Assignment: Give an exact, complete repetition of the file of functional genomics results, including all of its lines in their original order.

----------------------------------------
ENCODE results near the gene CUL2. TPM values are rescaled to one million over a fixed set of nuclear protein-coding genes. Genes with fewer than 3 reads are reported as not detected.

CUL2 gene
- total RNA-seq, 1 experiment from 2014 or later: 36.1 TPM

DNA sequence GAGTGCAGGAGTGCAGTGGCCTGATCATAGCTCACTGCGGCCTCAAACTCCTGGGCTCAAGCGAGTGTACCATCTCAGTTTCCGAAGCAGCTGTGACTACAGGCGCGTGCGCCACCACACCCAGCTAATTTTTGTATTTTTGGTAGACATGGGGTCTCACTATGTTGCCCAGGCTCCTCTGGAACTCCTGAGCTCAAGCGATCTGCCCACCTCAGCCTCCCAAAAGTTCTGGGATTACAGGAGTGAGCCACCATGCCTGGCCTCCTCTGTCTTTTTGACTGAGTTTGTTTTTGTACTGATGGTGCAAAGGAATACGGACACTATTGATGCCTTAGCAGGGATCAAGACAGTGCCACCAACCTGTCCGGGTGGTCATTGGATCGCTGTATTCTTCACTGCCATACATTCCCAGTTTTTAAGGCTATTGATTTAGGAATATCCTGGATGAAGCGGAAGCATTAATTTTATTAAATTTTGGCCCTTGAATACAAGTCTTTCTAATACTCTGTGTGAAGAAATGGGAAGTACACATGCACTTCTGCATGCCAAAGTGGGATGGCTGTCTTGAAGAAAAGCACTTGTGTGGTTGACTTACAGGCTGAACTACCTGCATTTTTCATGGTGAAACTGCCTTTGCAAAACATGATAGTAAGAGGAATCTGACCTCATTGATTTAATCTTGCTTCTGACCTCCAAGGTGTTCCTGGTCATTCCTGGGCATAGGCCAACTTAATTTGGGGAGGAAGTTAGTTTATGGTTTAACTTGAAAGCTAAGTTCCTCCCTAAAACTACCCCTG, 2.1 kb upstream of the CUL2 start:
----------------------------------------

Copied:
ENCODE results near the gene CUL2. TPM values are rescaled to one million over a fixed set of nuclear protein-coding genes. Genes with fewer than 3 reads are reported as not detected.

CUL2 gene
- total RNA-seq, 1 experiment from 2014 or later: 36.1 TPM

DNA sequence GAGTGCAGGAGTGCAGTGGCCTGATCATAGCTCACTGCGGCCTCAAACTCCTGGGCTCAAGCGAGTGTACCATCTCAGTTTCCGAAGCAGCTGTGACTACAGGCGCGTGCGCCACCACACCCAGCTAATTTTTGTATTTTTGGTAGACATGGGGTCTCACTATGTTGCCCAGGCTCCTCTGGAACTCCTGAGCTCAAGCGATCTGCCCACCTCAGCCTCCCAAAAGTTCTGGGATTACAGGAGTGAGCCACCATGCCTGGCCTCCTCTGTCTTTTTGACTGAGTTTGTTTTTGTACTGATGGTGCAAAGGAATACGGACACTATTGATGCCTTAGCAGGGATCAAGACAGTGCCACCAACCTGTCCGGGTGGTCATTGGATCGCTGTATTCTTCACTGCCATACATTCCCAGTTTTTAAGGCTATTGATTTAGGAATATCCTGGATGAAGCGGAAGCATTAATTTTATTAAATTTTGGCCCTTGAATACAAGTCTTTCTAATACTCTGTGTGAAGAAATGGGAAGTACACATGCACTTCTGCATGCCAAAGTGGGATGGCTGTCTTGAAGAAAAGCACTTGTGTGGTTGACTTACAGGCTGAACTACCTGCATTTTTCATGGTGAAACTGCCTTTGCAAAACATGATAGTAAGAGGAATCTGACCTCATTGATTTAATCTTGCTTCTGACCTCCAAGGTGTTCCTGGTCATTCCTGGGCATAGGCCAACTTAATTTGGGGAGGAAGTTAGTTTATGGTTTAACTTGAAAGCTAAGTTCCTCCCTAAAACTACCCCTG, 2.1 kb upstream of the CUL2 start: